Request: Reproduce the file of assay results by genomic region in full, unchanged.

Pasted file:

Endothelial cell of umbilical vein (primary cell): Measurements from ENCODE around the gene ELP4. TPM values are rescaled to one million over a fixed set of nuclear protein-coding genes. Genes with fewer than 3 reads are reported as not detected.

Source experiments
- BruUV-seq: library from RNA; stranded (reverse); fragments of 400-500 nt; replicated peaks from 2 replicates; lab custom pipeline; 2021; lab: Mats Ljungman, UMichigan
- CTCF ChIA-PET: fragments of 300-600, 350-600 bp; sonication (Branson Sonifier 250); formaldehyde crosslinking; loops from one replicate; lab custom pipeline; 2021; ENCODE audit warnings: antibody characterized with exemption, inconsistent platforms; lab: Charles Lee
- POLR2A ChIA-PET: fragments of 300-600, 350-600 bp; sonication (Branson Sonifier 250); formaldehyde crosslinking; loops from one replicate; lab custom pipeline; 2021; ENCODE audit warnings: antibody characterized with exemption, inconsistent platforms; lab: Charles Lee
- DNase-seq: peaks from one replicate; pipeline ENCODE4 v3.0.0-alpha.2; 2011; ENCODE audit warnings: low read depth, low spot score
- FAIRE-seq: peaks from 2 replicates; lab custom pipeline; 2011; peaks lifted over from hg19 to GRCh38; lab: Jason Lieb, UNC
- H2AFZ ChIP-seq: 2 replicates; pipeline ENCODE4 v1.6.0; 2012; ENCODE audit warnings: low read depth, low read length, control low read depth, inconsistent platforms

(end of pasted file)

Endothelial cell of umbilical vein (primary cell): Measurements from ENCODE around the gene ELP4. TPM values are rescaled to one million over a fixed set of nuclear protein-coding genes. Genes with fewer than 3 reads are reported as not detected.

Source experiments
- BruUV-seq: library from RNA; stranded (reverse); fragments of 400-500 nt; replicated peaks from 2 replicates; lab custom pipeline; 2021; lab: Mats Ljungman, UMichigan
- CTCF ChIA-PET: fragments of 300-600, 350-600 bp; sonication (Branson Sonifier 250); formaldehyde crosslinking; loops from one replicate; lab custom pipeline; 2021; ENCODE audit warnings: antibody characterized with exemption, inconsistent platforms; lab: Charles Lee
- POLR2A ChIA-PET: fragments of 300-600, 350-600 bp; sonication (Branson Sonifier 250); formaldehyde crosslinking; loops from one replicate; lab custom pipeline; 2021; ENCODE audit warnings: antibody characterized with exemption, inconsistent platforms; lab: Charles Lee
- DNase-seq: peaks from one replicate; pipeline ENCODE4 v3.0.0-alpha.2; 2011; ENCODE audit warnings: low read depth, low spot score
- FAIRE-seq: peaks from 2 replicates; lab custom pipeline; 2011; peaks lifted over from hg19 to GRCh38; lab: Jason Lieb, UNC
- H2AFZ ChIP-seq: 2 replicates; pipeline ENCODE4 v1.6.0; 2012; ENCODE audit warnings: low read depth, low read length, control low read depth, inconsistent platforms